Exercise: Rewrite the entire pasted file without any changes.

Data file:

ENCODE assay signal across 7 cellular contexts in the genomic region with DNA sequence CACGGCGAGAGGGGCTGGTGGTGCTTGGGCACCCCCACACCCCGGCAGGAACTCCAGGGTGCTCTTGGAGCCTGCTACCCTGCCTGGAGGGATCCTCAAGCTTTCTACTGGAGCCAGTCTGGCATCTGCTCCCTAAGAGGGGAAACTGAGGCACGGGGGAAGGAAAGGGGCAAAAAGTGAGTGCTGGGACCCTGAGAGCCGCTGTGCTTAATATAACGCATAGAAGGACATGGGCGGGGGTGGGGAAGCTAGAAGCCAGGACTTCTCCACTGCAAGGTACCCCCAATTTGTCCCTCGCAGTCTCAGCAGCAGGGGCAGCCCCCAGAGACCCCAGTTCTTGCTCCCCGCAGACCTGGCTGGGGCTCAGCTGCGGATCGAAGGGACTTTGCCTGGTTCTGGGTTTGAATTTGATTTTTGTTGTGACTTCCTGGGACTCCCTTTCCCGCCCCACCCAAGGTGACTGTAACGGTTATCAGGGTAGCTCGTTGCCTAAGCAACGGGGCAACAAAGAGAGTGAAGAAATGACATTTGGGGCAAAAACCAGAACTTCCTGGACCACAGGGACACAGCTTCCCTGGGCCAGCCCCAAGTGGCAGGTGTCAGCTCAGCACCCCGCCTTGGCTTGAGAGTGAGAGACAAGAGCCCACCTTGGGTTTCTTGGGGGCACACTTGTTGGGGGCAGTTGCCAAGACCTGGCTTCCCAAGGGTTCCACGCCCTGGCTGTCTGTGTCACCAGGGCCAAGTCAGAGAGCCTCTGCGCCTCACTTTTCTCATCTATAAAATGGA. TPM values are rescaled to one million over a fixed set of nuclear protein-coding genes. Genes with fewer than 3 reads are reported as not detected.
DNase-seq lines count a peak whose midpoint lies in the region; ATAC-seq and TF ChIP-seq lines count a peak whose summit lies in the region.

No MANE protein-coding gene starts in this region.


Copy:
ENCODE assay signal across 7 cellular contexts in the genomic region with DNA sequence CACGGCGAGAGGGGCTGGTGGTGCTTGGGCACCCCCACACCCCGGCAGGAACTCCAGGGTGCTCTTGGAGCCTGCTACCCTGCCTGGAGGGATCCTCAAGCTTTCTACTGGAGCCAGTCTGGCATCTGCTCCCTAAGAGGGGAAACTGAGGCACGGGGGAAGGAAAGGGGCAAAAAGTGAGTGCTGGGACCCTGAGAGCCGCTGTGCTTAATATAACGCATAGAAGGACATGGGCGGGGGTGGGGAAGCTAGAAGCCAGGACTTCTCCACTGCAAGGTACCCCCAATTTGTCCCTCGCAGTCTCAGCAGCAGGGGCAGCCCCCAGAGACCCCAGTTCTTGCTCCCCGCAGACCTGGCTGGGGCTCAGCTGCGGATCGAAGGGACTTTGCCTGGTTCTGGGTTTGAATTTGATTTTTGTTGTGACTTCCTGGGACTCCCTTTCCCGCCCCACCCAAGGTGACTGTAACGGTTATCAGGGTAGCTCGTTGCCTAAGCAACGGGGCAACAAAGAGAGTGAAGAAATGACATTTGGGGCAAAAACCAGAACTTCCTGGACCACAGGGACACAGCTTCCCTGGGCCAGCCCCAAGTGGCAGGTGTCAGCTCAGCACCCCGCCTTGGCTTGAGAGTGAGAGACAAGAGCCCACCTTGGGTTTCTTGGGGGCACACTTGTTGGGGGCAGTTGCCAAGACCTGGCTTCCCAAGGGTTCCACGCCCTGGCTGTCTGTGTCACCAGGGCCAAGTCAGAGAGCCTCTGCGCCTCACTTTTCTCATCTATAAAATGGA. TPM values are rescaled to one million over a fixed set of nuclear protein-coding genes. Genes with fewer than 3 reads are reported as not detected.
DNase-seq lines count a peak whose midpoint lies in the region; ATAC-seq and TF ChIP-seq lines count a peak whose summit lies in the region.

No MANE protein-coding gene starts in this region.